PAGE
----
conveyance

(redirected from conveyances)
Also found in: Dictionary, Thesaurus, Legal, Financial.

conveyance

Law
a. a transfer of the legal title to property
b. the document effecting such a transfer

conveyance

1. The transfer of property from one person to another.
2. The document or instrument by which this transfer is effected.
References in classic literature ?
But the joke appeared an excellent one to the citizens, who, seeing the conveyance without escort and unarmed, would never have believed in the possibility of so great an imprudence.
Many of the American sleighs are elegant though the use of this mode of conveyance is much lessened with the melioration of the climate consequent to the clearing of the forests.
I forthwith expressed that the proper as well as the pleasant and friendly thing would be therefore that on the arrival of the public conveyance I should be in waiting for him with his little sister; an idea in which Mrs.
Now, the spouting canal of the Sperm Whale, chiefly intended as it is for the conveyance of air, and for several feet laid along, horizontally, just beneath the upper surface of his head, and a little to one side; this curious canal is very much like a gas-pipe laid down in a city on one side of a street.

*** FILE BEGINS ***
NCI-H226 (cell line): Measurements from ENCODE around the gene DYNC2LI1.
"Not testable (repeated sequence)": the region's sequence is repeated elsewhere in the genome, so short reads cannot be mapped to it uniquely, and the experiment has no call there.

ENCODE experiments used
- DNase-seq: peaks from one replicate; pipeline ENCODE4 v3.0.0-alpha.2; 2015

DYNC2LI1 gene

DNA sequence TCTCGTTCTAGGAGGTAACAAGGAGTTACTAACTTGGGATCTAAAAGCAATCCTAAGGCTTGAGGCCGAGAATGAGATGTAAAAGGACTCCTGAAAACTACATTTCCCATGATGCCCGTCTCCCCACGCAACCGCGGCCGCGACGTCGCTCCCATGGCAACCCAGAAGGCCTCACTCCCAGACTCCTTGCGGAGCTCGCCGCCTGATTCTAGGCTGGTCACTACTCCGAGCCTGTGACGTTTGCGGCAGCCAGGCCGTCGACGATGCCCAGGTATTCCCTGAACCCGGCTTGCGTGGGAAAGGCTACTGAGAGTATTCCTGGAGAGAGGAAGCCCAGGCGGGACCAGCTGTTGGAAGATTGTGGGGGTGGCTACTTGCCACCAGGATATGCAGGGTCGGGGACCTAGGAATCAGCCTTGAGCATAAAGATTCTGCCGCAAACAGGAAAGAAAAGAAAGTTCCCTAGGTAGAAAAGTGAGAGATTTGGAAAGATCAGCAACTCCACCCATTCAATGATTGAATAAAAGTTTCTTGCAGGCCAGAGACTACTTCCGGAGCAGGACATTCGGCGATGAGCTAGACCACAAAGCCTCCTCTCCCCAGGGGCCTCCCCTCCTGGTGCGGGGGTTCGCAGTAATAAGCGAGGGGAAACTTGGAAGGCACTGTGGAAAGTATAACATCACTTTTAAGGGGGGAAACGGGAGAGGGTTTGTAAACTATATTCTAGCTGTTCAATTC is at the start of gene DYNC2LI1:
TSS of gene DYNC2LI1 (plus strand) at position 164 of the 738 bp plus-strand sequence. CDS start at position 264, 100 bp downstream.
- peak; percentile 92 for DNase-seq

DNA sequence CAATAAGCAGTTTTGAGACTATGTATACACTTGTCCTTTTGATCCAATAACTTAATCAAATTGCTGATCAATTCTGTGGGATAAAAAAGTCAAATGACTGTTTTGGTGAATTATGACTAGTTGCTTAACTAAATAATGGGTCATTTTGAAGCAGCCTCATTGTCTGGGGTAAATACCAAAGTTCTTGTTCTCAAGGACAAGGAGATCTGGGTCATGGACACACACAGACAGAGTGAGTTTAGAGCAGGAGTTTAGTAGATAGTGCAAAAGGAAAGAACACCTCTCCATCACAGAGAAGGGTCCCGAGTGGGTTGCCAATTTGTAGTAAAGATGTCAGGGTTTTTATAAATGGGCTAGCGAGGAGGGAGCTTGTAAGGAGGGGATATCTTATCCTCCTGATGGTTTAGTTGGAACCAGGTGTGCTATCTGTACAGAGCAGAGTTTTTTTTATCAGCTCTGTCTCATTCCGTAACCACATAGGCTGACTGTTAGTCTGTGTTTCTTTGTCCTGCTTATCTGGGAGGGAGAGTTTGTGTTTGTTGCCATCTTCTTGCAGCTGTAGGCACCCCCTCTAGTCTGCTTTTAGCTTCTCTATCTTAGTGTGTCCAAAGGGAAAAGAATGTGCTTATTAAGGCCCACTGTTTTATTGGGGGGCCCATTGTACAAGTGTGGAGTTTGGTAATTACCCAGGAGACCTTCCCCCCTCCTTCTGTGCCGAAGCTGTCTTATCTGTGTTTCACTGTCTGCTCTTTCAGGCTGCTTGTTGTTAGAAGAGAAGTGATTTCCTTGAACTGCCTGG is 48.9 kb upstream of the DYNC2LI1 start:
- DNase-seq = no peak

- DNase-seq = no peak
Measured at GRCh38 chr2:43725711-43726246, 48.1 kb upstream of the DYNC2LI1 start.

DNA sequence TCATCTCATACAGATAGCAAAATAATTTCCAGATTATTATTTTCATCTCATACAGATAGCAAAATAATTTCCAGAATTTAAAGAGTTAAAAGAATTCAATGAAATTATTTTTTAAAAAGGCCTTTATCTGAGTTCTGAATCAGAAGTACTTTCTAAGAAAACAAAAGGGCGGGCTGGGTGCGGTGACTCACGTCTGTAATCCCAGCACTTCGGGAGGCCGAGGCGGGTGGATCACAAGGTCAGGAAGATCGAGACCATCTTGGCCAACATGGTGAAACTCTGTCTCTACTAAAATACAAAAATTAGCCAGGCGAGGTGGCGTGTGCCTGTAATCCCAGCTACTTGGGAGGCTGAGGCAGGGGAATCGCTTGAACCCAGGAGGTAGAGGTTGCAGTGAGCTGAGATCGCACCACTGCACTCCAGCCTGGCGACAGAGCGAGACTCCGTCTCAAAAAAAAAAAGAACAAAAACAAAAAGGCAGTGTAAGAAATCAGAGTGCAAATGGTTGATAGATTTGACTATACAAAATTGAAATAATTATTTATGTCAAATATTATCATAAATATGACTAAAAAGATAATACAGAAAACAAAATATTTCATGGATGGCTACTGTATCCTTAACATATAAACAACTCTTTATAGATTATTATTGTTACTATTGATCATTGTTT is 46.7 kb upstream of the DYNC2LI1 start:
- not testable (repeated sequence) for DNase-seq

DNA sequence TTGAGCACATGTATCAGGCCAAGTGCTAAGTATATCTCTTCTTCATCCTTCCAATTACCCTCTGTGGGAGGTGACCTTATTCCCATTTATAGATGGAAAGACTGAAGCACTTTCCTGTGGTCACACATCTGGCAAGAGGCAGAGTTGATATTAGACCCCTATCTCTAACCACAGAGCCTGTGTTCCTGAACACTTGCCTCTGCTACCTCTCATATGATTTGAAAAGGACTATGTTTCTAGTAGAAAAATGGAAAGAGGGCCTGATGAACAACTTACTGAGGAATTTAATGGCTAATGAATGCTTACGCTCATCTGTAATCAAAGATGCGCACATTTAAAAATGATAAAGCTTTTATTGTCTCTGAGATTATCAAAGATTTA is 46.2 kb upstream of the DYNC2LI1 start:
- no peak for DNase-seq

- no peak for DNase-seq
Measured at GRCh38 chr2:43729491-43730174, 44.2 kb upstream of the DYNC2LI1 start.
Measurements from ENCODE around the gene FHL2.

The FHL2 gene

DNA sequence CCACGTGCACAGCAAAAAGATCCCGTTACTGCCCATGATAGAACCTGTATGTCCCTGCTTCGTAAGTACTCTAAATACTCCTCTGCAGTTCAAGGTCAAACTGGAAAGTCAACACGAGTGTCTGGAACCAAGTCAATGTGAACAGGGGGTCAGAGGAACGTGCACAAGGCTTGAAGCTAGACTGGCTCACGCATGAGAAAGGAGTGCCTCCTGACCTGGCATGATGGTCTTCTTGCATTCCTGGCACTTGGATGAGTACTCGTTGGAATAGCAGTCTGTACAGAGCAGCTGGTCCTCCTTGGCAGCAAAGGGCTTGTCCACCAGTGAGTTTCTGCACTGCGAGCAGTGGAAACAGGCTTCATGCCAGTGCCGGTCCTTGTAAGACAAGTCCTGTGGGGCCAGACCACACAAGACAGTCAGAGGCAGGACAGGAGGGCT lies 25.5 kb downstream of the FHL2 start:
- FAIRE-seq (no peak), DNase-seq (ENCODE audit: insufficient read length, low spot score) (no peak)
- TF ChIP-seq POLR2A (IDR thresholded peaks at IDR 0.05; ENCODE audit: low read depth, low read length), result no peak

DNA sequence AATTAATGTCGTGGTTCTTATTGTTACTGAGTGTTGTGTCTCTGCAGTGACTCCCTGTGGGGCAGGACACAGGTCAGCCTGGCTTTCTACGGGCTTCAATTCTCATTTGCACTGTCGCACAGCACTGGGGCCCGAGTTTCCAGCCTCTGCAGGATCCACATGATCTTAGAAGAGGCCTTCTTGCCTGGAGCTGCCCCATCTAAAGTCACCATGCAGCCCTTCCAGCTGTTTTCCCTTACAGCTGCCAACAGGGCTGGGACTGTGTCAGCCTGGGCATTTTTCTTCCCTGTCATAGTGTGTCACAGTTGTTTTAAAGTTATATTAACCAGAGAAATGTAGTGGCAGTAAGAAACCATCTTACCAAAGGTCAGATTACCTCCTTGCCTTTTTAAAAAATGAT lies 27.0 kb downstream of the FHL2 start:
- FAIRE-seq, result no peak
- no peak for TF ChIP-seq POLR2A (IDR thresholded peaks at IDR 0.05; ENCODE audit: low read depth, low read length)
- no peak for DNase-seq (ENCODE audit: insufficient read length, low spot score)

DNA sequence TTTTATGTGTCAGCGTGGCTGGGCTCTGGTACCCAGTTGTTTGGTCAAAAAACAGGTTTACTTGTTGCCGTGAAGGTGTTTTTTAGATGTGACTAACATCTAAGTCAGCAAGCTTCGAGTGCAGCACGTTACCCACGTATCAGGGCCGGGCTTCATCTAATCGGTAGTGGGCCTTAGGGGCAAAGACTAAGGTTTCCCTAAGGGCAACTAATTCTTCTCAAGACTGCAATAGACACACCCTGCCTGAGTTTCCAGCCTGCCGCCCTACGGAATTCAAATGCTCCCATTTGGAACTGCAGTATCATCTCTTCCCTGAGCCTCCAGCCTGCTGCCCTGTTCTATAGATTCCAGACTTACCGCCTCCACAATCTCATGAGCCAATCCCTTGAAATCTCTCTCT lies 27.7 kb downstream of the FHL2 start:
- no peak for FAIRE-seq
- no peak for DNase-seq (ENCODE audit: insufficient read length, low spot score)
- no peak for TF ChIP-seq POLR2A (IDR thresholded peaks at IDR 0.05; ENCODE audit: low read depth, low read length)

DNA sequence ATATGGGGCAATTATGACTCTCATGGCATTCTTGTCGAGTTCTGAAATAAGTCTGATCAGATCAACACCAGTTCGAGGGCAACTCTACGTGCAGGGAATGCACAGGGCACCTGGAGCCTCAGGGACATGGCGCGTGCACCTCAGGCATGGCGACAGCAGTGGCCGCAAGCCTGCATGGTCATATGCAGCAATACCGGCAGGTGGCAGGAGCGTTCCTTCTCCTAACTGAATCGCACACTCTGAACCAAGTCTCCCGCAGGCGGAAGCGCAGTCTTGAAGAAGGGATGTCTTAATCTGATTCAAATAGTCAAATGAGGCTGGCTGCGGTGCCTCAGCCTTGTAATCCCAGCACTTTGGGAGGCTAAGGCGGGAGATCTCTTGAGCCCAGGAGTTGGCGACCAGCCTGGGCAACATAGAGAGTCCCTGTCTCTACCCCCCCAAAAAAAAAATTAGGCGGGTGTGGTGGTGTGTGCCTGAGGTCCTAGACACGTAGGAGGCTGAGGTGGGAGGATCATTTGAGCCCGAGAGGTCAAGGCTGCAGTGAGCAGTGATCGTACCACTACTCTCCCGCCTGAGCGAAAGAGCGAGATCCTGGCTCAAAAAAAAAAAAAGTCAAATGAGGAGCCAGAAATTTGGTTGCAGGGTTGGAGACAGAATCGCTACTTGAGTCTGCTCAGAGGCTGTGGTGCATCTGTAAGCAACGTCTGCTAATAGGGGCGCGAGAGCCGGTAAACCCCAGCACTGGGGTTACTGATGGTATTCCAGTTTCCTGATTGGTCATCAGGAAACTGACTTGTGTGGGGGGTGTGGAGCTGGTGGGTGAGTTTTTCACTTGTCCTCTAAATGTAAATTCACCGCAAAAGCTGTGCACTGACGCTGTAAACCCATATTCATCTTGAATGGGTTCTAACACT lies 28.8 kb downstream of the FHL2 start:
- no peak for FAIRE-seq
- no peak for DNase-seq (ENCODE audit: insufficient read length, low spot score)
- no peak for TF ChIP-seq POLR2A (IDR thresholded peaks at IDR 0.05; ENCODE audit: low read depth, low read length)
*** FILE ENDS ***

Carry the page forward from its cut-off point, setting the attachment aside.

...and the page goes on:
So soon as I could at all collect my thoughts, I sent for Joram, and begged him to provide me a conveyance in which it could be got to London in the night.
a meet conveyance for the crusader, whose doughty arm was to reconquer the Holy Sepulchre
Fogg quietly, "we will, if you please, look about for some means of conveyance to Allahabad.
It was the landlord of the Spotted Dog, whose conveyance I had taken.
He had heard much of the sagacity of the beaver in cutting down trees, in which, it is said, they manage to make them fall into the water, and in such a position and direction as may be most favorable for conveyance to the desired point.
One was the barge which he had brought from Mackinaw; another was of a larger size, such as was formerly used in navigating the Mohawk River, and known by the generic name of the Schenectady barge; the other was a large keel boat, at that time the grand conveyance on the Mississippi.
I think that, for all reasons, you would do well to buy the property and to have the conveyance settled at once.
Her mother perceived, for the first time, that the second vehicle was not a humble conveyance like the first, but a spick-and-span gig or dog-cart, highly varnished and equipped.